Equities are seeing a summer stock surge

I want to explain the markets in really simple language, since there are some very basic problems in the largest securities market in the world and the projections associated with what is going on.

Fed chair Janet Yellen is in a tough spot. Yellen & Co. wants to raise rates but the rate of inflation is not growing. The Fed’s tools for the economy are to control inflation from getting too high, by raising rates.

Late last week Yellen gave the markets all they need to know by intimating that a pause in rate rises is on the table after seeing prices stagnating and retail prices are falling fast.

On Monday morning the 30-year US bond is 2.9% yield and the 2-year US paper is 1.35%. The difference between the two rates is too tight for the 28 years of duration. That is called flattening of the yield curve. Bank stocks hate tightening since that squeezes the profits on loans.

When there is little inflation — like now — raising rates can cause deflation. Deflation or stagflation (a less sever form of deflation) is when prices fall because too few dollars chasing goods.

The Fed was said to be raising rates quicker recently in order to have the ability to lower rates later in the event of economic slowdown like a deflationary hiccup.

So what does the stock market see? A celebration.

As I have often said here, capital goes where it is treated best. So look for stock indices to set all-time highs on just about a daily basis, since little cash will go into debt with the diminished returns.

Another factor in the summer stock surge is equities are buoyed by low inflation. Shares always move higher in a low-inflation environment. So we have a perfect storm in the markets.


Chair Yellen is no Joe Namath

All I’m going to say is the Fed chair Yellen is no Joe Namath.

On Wednesday in a speech the Fed head said, “Will I say there will never, ever be another financial crisis? No, probably that would be going too far. But I do think we’re much safer and I hope that it will not be in our lifetimes and I don’t believe it will.”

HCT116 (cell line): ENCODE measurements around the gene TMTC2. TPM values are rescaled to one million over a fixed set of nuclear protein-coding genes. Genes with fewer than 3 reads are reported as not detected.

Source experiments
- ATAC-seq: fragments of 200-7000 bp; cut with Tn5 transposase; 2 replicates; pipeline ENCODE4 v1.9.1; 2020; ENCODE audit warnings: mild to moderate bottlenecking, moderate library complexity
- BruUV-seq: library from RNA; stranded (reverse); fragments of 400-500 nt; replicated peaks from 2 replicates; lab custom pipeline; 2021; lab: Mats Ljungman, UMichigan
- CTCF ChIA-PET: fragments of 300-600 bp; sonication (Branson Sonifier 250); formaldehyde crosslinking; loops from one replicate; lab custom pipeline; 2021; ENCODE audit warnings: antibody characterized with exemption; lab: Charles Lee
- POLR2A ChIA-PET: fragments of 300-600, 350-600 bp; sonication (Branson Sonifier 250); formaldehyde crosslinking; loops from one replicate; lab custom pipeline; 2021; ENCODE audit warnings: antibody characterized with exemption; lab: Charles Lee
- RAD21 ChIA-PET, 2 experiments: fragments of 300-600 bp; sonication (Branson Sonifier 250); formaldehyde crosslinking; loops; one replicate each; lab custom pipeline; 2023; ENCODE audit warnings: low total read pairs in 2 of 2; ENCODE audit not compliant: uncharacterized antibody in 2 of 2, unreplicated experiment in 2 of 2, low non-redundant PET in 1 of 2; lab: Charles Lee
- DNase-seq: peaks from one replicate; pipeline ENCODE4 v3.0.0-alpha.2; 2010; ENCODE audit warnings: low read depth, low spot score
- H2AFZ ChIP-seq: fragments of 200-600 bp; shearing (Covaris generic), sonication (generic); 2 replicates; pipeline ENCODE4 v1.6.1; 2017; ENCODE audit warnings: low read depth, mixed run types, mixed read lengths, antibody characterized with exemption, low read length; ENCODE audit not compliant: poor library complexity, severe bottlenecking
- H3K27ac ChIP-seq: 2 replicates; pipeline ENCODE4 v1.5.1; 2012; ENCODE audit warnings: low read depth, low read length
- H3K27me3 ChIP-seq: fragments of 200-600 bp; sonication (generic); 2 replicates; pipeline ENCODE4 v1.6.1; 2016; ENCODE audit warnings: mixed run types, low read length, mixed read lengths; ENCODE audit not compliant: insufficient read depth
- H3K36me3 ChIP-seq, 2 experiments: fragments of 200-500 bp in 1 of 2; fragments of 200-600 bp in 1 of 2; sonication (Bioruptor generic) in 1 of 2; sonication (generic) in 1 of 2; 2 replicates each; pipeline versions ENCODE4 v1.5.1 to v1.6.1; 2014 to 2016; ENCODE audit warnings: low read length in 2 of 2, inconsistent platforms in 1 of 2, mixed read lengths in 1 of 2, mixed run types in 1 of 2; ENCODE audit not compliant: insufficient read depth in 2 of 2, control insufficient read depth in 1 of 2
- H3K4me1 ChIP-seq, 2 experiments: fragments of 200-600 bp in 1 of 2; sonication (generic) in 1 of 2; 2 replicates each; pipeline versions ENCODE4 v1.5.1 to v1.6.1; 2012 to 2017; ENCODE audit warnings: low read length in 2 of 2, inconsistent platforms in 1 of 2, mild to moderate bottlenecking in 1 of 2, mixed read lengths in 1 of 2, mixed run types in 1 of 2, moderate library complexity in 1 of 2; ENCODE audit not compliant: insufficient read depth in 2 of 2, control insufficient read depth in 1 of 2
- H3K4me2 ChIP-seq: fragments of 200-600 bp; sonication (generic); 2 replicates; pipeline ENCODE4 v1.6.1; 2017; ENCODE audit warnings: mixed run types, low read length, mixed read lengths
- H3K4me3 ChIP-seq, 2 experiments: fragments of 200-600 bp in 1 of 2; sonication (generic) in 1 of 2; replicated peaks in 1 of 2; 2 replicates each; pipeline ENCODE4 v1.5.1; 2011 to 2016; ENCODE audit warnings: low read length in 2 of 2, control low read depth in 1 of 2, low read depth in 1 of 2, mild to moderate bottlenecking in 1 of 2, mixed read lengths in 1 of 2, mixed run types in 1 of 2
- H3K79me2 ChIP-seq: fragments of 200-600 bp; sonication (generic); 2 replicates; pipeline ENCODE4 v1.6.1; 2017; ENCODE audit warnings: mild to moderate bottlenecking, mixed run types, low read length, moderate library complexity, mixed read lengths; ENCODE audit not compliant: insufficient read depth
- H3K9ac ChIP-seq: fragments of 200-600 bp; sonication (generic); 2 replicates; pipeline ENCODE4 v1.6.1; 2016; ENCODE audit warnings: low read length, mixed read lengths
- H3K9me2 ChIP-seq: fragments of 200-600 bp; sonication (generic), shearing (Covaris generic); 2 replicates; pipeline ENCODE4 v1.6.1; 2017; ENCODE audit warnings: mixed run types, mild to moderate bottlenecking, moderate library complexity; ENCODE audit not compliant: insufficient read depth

Namath guaranteed the New York Jets would win Super Bowl III and backed it up.

Yellen, who seems to be on the path of bursting asset bubbles with a credit-busting, rate-raising strategy, also said, “asset valuations are somewhat rich if you use some traditional metrics like price earnings ratios, but I wouldn’t try to comment on appropriate valuations, and those ratios ought to depend on long-term interest rates.”

Even if you discount the 2.5% drop in Google yesterday on the huge European regulator’s $2.7 billion fine for skewing its search results, stocks sold off hard on her comments.

Now I’m not one to pandered to ageism, however at 70 years old, Chair Yellen has a different time horizon than the rest of us.

But if the Fed thinks it can burst stocks, art and home asset bubbles by constricting credit in a low inflation environment, then Yellen & Co are looking at a possible deflationary crisis, which they have little in their toolbox to combat.

One can think that the Fed can always lower rates again and expand its balance sheet to fight deflation, but that’s just continuing the boom/bust cycles.

Commodity carnage will give Fed reason to pause

The prices in basic metals and energy have been plunging over the last week. The basic materials for manufacturing products such as iron ore, lumber, tin and aluminum are cratering on reduced demand from China and other Asian countries.